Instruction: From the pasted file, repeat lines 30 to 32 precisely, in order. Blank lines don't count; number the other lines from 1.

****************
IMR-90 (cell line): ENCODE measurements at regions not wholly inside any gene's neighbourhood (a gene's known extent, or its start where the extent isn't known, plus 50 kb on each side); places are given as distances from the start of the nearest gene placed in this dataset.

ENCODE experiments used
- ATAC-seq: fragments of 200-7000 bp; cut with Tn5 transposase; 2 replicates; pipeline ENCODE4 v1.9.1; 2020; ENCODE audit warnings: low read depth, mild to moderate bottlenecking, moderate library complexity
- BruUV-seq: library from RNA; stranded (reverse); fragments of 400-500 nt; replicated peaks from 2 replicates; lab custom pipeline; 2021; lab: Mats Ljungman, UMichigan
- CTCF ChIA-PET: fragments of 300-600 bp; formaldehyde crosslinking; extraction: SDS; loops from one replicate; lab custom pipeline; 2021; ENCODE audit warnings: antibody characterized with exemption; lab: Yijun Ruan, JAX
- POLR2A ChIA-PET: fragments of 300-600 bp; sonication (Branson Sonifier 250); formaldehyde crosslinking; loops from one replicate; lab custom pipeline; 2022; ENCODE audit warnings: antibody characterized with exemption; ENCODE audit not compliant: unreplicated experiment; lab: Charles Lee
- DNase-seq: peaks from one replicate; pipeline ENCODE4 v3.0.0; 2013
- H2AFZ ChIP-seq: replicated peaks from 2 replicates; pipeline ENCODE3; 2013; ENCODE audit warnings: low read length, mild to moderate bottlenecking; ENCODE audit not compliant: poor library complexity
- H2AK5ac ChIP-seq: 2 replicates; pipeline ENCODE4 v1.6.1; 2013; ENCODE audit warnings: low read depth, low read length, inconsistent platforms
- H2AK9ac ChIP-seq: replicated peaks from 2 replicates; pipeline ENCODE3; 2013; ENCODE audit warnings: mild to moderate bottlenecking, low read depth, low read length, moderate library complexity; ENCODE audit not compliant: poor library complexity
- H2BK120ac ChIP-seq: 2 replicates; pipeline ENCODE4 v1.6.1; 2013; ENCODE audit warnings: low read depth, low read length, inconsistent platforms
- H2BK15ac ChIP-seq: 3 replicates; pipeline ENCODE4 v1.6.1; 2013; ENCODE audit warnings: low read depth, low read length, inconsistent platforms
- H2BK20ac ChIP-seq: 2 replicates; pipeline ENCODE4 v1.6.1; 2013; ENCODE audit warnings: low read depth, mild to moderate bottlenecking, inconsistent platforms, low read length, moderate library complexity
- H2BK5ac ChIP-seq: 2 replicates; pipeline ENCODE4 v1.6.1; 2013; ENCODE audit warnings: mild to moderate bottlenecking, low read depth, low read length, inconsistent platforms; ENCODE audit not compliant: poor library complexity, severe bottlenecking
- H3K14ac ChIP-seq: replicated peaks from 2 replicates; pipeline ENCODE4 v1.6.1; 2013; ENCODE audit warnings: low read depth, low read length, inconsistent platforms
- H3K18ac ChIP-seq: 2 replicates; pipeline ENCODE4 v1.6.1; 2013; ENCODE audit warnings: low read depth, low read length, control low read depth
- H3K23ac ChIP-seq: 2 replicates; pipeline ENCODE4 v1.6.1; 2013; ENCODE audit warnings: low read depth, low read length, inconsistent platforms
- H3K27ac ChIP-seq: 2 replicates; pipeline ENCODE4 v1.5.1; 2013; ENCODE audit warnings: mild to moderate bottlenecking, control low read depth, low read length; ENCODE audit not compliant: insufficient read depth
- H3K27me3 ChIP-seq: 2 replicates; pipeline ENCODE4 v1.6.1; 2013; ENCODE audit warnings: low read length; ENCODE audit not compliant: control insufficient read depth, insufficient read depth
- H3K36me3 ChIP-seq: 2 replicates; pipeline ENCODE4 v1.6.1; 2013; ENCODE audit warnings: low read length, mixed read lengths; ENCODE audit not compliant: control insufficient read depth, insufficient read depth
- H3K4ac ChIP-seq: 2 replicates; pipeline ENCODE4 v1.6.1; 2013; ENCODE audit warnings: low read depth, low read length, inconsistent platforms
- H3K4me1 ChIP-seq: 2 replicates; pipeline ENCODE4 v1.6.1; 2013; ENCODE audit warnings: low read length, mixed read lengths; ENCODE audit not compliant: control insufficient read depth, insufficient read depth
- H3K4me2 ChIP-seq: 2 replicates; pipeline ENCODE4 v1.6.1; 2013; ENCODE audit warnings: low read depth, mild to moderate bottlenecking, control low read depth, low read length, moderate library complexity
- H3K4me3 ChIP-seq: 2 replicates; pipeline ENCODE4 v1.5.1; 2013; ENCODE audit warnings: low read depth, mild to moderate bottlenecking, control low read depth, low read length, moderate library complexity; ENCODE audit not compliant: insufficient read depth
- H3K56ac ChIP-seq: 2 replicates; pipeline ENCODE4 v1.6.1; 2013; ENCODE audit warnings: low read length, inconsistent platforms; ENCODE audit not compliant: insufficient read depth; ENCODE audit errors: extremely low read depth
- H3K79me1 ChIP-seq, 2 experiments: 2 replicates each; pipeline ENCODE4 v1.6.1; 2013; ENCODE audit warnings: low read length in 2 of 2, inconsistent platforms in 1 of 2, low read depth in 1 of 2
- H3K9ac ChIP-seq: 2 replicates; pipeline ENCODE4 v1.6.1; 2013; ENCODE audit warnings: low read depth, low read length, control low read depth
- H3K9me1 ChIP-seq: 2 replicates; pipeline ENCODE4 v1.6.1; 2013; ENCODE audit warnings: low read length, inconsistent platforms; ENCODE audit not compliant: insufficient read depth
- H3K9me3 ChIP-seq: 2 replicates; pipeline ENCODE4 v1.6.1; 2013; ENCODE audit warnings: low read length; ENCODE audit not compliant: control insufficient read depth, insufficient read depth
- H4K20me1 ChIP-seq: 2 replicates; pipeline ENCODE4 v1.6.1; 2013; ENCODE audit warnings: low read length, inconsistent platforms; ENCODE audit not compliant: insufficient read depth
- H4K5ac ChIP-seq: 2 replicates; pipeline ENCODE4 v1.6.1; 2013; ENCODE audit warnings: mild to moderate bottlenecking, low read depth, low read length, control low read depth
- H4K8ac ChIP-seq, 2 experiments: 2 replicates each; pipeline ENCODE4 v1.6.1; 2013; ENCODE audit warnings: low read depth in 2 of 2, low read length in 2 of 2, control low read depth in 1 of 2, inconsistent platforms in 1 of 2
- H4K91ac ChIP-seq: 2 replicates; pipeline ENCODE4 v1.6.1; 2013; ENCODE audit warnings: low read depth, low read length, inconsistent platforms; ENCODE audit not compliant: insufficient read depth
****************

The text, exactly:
- H4K20me1 ChIP-seq: 2 replicates; pipeline ENCODE4 v1.6.1; 2013; ENCODE audit warnings: low read length, inconsistent platforms; ENCODE audit not compliant: insufficient read depth
- H4K5ac ChIP-seq: 2 replicates; pipeline ENCODE4 v1.6.1; 2013; ENCODE audit warnings: mild to moderate bottlenecking, low read depth, low read length, control low read depth
- H4K8ac ChIP-seq, 2 experiments: 2 replicates each; pipeline ENCODE4 v1.6.1; 2013; ENCODE audit warnings: low read depth in 2 of 2, low read length in 2 of 2, control low read depth in 1 of 2, inconsistent platforms in 1 of 2